Saturday, April 25, 2015

365 True Things: 28/Marathon (part 1)

Tomorrow is the 29th presentation of the Big Sur International Marathon, and I took a few moments this afternoon to stroll around the tent complex that tomorrow will be a hopping madhouse. Today, though, it was fairly quiet. A group of high school students who will be volunteering in the food tent tomorrow were getting oriented, and people were placing compost and recycling containers. Here and there people stood chatting or going over a clipboard list. It was quiet, but with a buzzing undercurrent of tension.

Eleven-mile marker
Across the road, a cluster of emergency personnel—sheriff's deputies, California OES representatives, fire fighters—stood shooting the breeze. I spoke with one of the deputies, Ivan, a friend from Search & Rescue, asked if he'll be there tomorrow. He said yes: he's on patrol, but the marathon finish line is in his beat. Plus, he's the terrorism liaison for the SO. I misheard him, thought he said "tourism liaison." He laughed. "Well, I suppose I could arrange for people to get a tour of the jail, but no: not tourism. Terrorism." After the Boston Marathon tragedy, that makes sense. Sadly. I sincerely hope Ivan isn't called on to deploy in his capacity as terrorism liaison tomorrow.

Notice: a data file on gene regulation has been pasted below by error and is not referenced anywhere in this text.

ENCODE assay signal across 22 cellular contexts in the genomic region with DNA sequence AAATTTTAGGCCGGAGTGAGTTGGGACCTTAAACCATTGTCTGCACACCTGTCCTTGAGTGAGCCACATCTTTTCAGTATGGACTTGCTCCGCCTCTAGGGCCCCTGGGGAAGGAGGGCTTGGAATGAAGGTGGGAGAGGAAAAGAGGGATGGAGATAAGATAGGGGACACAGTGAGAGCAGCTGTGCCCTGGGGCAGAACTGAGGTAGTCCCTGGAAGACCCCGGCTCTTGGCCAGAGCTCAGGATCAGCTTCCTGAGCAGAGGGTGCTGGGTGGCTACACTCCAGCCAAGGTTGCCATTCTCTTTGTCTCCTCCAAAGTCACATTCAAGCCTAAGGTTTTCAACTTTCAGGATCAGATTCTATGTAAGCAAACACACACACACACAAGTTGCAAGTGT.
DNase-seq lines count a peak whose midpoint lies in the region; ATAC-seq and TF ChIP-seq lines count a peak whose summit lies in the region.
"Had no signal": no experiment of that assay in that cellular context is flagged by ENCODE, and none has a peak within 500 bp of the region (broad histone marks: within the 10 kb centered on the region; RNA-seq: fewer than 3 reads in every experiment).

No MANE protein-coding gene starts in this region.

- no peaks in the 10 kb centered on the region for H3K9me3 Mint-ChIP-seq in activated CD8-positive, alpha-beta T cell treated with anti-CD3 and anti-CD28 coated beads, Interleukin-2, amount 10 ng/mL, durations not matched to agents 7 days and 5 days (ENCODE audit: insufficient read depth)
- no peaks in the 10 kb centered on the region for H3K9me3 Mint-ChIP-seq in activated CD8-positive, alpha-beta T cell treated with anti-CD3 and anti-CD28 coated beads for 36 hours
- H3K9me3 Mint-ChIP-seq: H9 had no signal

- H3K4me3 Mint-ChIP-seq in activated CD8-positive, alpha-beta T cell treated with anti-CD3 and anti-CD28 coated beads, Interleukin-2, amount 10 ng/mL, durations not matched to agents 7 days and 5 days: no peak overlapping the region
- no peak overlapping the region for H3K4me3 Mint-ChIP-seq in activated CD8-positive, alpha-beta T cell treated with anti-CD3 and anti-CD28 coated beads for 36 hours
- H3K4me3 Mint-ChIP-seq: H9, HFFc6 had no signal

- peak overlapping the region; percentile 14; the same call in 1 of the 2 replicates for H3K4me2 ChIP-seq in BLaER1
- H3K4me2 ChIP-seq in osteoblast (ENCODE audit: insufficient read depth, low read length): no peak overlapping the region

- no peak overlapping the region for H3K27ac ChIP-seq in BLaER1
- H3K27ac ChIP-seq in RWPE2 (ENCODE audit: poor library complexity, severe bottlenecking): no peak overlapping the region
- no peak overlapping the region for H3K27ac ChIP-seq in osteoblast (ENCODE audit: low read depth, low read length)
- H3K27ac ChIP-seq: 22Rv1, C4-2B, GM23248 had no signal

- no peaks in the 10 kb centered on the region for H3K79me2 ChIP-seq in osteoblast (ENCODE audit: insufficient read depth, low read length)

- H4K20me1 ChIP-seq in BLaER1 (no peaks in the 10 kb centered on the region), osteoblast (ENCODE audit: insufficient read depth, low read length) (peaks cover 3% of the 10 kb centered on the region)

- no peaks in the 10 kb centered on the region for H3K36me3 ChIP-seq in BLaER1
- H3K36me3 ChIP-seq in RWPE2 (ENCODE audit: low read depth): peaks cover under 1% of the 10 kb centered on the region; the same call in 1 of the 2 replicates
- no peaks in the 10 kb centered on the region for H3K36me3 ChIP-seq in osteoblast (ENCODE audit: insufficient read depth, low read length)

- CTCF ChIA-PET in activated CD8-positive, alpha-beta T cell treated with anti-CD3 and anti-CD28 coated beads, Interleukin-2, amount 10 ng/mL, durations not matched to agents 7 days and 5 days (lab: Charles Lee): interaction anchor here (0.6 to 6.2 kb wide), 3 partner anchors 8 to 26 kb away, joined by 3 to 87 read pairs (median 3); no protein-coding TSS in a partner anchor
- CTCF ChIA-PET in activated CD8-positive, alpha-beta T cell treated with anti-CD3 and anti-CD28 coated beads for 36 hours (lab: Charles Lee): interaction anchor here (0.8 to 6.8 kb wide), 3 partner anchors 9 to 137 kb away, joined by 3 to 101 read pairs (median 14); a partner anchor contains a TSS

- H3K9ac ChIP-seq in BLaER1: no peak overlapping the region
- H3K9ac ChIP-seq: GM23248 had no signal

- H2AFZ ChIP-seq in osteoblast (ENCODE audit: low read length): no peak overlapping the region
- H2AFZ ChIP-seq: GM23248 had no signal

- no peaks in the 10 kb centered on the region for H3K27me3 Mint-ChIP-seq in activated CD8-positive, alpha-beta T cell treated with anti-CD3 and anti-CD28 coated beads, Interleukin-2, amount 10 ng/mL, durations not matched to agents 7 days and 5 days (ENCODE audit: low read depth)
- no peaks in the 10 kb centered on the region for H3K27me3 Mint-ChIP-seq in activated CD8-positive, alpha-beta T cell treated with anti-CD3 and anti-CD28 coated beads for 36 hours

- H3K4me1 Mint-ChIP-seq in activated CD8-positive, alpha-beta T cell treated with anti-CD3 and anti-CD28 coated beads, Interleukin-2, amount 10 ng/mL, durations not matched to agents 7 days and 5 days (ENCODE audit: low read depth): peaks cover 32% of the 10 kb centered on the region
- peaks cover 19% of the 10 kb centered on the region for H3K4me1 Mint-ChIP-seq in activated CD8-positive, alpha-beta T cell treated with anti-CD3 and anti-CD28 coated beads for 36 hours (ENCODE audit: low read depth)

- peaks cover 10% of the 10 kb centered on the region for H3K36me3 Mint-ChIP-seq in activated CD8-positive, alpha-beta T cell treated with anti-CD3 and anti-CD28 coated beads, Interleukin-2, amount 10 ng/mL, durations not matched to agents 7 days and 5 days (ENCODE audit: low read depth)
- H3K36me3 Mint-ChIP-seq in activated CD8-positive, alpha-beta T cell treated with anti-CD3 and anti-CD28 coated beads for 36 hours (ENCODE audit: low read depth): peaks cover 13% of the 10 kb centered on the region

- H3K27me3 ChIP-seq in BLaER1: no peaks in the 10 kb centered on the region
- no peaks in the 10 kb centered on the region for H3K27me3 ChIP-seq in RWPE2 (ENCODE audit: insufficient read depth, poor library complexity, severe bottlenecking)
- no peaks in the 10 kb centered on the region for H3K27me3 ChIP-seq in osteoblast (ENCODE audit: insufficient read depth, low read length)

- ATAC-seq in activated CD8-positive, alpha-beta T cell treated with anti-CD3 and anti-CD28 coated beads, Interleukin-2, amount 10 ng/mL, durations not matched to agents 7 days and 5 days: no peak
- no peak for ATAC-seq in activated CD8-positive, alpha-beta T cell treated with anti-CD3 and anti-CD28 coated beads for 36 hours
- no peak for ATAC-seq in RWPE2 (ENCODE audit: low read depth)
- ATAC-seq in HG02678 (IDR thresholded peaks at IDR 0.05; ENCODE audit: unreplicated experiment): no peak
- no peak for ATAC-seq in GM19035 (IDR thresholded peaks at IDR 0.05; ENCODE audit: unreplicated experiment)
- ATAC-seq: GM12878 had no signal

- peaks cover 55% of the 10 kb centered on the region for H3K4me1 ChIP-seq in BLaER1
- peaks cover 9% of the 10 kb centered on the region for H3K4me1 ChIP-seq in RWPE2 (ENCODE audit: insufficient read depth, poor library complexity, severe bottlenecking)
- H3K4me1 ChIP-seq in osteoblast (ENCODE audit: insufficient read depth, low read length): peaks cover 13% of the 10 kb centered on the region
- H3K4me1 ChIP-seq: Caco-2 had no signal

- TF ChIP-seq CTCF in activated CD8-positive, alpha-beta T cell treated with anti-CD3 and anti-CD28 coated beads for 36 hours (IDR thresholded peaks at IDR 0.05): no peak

The BSIM has grown over the years to now include, in addition to the 26.2-miler, a 21-mile, 10.6-mile, 9-mile, and 5K race (plus a 3K held this morning). The 21-miler used to be called the Power Walk, and I participated in it five or six times in the 1990s. There is nothing better than having the westernmost lane of Highway 1—the edge of the continent—yours and yours alone for those five, six hours of the last Sunday morning of April. Well, yours alone if you don't mind sharing with several thousand other runners and walkers.

I remember the first time I did the Power Walk. Disembarking from the bus at 5, 5:30 a.m., I was surprised that the air wasn't too cold. When it came time to decide what precisely to bring on the walk, I decided to leave my sweats behind. I'd be fine! It promised to be a beautiful day! I'd be walking fast and would warm up! Well, no sooner did we round the first turn, but we were hit by a wall of frigid wind. My bare arms and legs immediately turned bright pink. I stepped up my pace. Eventually we wound into a divot on the winding coastline and managed to warm up a bit, shielded from the wind. Then back out into it . . .  and so forth. I don't remember just where the wind let up—just after the infamous Hurricane Point, perhaps—but it finally did, thank goodness, and we were able to establish a comfortable pace, enjoy all the music along the way (and the strawberries just before Point Lobos, a scrumptious tradition), and make pretty good time in the end. Each and every Power Walk I did, I was glad of the effort. And, each one so different, the experience.

Tomorrow, another story about the Big Sur International Marathon.

1 comment:

  1. I liked this walk around including the conversation with your friend, Ivan. The big world, the boston marathon, terrorists, the immediate world the day before the walk and the memories, power walks of the past. I really like how you wander.